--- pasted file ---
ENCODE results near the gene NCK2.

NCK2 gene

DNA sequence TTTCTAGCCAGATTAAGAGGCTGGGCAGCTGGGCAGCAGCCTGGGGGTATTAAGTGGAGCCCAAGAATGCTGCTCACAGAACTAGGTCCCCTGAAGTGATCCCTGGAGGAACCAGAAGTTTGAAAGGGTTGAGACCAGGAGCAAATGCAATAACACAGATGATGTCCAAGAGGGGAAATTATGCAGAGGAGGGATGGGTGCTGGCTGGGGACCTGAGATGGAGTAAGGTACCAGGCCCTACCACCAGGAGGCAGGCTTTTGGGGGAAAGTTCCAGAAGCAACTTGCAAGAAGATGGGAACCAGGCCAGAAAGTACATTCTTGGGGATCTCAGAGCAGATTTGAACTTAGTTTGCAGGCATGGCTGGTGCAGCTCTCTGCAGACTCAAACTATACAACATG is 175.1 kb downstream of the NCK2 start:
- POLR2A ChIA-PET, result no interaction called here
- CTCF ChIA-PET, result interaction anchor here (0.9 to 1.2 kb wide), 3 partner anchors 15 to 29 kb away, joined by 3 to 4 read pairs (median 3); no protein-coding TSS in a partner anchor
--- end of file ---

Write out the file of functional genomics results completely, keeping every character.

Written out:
ENCODE results near the gene NCK2.

NCK2 gene

DNA sequence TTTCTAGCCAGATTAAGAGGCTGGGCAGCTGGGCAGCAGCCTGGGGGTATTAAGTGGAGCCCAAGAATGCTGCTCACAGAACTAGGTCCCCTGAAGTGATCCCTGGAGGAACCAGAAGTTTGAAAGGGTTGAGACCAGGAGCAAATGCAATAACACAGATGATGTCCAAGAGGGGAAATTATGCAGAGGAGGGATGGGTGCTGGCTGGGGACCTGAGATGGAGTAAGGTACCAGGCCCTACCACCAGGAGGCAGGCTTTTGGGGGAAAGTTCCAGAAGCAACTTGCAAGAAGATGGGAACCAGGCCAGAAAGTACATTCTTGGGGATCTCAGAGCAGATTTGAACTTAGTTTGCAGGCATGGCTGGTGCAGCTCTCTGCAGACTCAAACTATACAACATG is 175.1 kb downstream of the NCK2 start:
- POLR2A ChIA-PET, result no interaction called here
- CTCF ChIA-PET, result interaction anchor here (0.9 to 1.2 kb wide), 3 partner anchors 15 to 29 kb away, joined by 3 to 4 read pairs (median 3); no protein-coding TSS in a partner anchor